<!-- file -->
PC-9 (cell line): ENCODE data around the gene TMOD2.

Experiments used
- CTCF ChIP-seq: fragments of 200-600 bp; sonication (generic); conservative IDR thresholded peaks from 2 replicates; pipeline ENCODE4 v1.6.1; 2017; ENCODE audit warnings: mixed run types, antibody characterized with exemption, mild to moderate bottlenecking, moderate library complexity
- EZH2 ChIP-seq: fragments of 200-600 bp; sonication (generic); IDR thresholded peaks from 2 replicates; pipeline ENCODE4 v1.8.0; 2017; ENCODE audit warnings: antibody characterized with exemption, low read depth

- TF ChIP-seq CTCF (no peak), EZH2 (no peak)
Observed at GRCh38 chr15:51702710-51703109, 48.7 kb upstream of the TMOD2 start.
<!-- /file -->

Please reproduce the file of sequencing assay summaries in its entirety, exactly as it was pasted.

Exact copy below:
PC-9 (cell line): ENCODE data around the gene TMOD2.

Experiments used
- CTCF ChIP-seq: fragments of 200-600 bp; sonication (generic); conservative IDR thresholded peaks from 2 replicates; pipeline ENCODE4 v1.6.1; 2017; ENCODE audit warnings: mixed run types, antibody characterized with exemption, mild to moderate bottlenecking, moderate library complexity
- EZH2 ChIP-seq: fragments of 200-600 bp; sonication (generic); IDR thresholded peaks from 2 replicates; pipeline ENCODE4 v1.8.0; 2017; ENCODE audit warnings: antibody characterized with exemption, low read depth

- TF ChIP-seq CTCF (no peak), EZH2 (no peak)
Observed at GRCh38 chr15:51702710-51703109, 48.7 kb upstream of the TMOD2 start.